How liberating would it be to not have to hide who or what you are? To have an identity that is purely you without having to censor sexuality, political views, opinions, feelings, norms, beliefs, values, or other aspects of your identity. Some online platforms require you to cater your identity to acceptable standards. Many people have to clean up their Facebook, censor what friends they accept, or alter their privacy settings. Others allow more freedom like Second Life but do not allow you to look like you and encompass many inequalities. Many platforms require you to submit a gender, but there is not “transgender” button. Obviously it may not be safe or smart to allow all of your identity to be seen on the internet, but it may not be safe or smart to subject yourself to hiding part of your identity all the time. It is possible that we could even become self-fulfilling prophecies and lose certain aspects of our identity completely. I do think that there are ways to show sexuality on online platforms more than you might be able to in face to face conversation but they are bound by the same marginalization that occur in the physical world. As a woman, I am bound to certain rules of communication. If I wanted to wear heavy makeup and walk around barely clothed in a pair of stilettos, there would certainly be social (may be even economical or other sorts) of ramifications. Providing the same kind of outward appearance on Second Life contains similar social ramifications but has created their own sort of societal rules. I’m not transgendered or homosexual but I see the marginalization that they have to deal with when I see my friends who are transgender and homosexual interact in both physical and online worlds. The issue of agency in both cases allows you to either go with or against the societal structures that determine what is hot, not, queer, normal or any other structure. As the Brookey and Cannon article states, the performance of gender constitutes our identities and can make us sexual subjects. At the same time, the performance of transgendered or non-gendered must constitute some sort of identity as well. We are very focused on sexual identity due to our societal norms, so how can we break through socially constructed norms to really be ourselves? The world may never know.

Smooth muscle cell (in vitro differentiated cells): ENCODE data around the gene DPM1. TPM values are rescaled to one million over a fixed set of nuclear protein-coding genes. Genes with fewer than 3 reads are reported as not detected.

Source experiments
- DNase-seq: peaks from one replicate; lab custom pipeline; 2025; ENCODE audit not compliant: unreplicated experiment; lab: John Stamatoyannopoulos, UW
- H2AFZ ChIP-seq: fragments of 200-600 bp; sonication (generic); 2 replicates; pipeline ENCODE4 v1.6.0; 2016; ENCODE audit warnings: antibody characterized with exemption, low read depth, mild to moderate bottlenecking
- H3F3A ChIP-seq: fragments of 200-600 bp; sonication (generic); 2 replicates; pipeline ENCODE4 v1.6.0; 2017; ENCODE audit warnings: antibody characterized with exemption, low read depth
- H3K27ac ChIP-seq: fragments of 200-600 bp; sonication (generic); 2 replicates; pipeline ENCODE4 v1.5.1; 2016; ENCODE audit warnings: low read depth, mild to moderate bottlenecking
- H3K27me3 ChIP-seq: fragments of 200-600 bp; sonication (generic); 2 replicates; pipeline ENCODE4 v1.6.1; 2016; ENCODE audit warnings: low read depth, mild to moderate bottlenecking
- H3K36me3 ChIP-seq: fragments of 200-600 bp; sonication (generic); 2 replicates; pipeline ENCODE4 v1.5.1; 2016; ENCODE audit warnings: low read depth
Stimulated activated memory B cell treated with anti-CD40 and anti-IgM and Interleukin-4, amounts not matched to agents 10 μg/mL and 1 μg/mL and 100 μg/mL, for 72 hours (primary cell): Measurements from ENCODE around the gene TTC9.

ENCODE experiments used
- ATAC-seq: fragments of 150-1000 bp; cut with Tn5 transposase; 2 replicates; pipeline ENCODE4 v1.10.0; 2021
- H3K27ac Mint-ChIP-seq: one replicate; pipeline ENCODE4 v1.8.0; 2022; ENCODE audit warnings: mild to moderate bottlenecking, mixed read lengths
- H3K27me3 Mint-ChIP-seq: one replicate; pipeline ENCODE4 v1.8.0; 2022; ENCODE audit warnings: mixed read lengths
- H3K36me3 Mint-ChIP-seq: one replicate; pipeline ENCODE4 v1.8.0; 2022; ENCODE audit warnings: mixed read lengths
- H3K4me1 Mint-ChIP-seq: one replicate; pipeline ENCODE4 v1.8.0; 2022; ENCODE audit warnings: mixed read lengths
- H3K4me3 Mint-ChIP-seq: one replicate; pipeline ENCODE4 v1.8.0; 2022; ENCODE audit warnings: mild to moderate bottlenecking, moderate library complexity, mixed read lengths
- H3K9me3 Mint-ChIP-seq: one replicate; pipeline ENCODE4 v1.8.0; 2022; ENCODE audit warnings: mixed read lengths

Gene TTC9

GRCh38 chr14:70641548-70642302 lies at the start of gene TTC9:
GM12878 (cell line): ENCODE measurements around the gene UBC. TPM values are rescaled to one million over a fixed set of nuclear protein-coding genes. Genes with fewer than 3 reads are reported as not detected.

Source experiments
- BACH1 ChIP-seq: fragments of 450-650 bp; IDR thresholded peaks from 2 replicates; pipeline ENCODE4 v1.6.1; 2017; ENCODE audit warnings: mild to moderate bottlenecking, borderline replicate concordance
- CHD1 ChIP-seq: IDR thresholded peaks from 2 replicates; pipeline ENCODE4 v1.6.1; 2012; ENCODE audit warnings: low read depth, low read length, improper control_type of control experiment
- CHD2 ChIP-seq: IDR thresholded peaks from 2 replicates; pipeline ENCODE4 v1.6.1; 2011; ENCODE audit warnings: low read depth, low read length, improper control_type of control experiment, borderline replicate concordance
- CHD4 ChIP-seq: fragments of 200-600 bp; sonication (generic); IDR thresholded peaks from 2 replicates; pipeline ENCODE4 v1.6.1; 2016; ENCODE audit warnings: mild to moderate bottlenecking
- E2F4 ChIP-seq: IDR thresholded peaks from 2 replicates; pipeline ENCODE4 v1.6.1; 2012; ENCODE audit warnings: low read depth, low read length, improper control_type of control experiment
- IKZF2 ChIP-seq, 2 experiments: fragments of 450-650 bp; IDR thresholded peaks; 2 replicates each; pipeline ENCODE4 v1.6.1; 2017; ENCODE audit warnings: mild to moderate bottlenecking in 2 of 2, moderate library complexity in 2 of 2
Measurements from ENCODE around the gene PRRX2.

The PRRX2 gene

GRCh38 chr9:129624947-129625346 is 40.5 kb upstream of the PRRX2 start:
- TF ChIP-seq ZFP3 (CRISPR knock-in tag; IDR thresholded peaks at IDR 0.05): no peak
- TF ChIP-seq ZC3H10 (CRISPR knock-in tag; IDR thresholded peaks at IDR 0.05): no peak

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The Gross article talks about how new media can create opportunities for new communities and mentions the “queers” were among the first to realize the potential of web technology. But as technology changes so has the gay communities online. I have seen the changes in these communities though friends that are active participants and some come in and out of fashion while others change due to different historical events. I thought that this might make growing up as a gay person easier due to the constant visibility of homosexuality. The article stresses that many of these young people still feel isolated and vulnerable. I am glad that there is a support system that many people can go to if they feel this way, and it is important to have this kind of support network for many kinds of communities. Being sexually active is part of being human, but there will always be meanings associated with certain acts of sexuality. I think consenting adults should be able to express their identities in any way they feel necessary, but that doesn’t mean it won’t gross me out. Some of these meanings run deep and as comfortable with sexuality as some people may be, I might not want to see it or be a part of it depending on context and timing. Even experiencing talk about sexuality in Second Life makes me feel like there are other better topics to talk about, but sex sells.
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